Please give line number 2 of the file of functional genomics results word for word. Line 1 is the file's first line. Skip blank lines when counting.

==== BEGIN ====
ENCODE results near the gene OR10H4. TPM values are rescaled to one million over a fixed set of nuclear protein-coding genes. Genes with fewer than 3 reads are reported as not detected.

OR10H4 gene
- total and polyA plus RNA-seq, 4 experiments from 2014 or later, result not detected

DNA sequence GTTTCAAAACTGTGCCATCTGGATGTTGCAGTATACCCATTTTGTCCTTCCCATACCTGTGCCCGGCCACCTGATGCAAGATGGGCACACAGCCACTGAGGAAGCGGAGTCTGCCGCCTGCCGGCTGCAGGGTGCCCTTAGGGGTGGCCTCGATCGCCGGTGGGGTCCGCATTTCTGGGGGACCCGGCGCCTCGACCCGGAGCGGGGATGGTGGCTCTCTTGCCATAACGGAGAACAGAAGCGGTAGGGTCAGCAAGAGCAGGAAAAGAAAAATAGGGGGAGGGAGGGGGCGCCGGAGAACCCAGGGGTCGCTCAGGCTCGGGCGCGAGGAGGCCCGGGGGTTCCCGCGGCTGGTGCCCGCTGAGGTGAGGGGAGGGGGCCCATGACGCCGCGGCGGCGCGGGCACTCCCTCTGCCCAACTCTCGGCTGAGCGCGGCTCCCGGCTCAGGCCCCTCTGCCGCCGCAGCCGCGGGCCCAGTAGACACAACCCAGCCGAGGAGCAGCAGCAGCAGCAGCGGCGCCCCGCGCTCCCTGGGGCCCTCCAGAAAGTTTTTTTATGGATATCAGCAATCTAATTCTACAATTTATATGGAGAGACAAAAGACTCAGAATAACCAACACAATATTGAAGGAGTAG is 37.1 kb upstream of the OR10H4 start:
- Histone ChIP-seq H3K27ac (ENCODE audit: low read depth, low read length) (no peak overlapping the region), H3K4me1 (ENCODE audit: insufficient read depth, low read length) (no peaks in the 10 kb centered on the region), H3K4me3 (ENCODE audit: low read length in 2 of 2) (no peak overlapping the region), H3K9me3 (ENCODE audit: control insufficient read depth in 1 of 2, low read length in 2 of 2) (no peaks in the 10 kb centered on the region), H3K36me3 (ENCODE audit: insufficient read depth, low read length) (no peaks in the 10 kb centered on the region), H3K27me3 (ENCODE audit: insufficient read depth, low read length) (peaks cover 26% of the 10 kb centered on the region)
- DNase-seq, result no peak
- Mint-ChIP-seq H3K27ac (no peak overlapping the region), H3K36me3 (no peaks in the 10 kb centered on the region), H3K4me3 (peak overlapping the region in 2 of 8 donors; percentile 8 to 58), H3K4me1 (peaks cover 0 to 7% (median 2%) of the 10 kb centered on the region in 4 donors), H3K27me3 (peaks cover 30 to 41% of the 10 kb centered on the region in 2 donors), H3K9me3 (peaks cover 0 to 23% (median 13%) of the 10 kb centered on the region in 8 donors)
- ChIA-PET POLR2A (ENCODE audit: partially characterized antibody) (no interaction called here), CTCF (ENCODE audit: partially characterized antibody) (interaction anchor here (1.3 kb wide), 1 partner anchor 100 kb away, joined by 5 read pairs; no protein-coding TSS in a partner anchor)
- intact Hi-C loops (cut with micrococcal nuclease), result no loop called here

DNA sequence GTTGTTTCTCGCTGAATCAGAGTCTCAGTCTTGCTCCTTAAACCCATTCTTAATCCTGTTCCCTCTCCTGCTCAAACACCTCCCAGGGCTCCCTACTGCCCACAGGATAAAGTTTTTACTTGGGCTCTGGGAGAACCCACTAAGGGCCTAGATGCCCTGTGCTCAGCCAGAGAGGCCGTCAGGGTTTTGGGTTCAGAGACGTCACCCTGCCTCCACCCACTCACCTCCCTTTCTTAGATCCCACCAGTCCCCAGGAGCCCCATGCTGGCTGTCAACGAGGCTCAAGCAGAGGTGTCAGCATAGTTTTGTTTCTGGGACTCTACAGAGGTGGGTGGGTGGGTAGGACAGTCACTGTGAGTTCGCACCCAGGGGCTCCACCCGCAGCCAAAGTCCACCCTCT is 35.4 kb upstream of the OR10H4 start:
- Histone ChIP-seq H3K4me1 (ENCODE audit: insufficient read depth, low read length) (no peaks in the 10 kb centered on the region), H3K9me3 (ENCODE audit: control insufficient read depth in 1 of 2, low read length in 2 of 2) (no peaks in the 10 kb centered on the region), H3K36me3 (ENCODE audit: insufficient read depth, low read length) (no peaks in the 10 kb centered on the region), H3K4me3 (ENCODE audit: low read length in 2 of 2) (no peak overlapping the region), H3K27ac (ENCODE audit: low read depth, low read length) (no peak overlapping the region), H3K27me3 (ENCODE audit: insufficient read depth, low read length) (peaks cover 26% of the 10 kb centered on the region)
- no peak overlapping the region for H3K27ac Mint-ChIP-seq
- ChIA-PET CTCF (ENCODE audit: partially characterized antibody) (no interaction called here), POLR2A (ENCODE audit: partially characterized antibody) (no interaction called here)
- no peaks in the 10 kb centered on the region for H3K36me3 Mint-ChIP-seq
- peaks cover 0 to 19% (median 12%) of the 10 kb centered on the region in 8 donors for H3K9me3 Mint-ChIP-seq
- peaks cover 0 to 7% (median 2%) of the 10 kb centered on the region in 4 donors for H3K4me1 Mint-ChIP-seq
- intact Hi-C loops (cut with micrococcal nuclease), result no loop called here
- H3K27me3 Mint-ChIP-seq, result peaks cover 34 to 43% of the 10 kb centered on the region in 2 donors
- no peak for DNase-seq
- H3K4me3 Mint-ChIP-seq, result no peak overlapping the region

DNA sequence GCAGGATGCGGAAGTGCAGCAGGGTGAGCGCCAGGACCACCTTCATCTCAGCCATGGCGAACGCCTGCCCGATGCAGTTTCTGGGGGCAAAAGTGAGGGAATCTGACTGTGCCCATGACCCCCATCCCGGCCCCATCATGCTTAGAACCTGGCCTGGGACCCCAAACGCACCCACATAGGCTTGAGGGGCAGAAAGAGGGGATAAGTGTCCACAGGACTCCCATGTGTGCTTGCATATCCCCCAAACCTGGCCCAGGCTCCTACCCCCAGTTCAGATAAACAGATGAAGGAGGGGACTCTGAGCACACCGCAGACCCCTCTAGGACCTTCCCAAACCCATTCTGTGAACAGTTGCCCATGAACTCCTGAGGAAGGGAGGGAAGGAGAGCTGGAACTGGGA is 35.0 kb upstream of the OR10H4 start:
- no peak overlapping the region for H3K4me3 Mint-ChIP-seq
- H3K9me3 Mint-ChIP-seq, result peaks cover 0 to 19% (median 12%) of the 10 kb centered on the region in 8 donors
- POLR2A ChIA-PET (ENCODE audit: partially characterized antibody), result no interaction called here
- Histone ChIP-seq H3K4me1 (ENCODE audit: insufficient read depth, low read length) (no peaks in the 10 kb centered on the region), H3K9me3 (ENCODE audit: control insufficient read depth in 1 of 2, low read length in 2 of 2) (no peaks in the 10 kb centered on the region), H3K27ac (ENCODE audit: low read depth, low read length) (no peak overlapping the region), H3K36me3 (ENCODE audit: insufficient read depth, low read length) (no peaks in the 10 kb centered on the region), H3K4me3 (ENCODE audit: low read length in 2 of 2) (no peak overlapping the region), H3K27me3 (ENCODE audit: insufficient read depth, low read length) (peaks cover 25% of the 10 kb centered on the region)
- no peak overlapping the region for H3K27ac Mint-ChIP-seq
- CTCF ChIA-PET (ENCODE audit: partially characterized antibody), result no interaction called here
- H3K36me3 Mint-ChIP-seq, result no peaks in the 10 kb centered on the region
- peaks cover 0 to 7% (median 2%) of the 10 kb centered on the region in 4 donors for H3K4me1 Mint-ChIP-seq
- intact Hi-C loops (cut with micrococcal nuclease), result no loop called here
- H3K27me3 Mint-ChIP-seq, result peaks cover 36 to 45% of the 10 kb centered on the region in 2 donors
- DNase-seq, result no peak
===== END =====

OR10H4 gene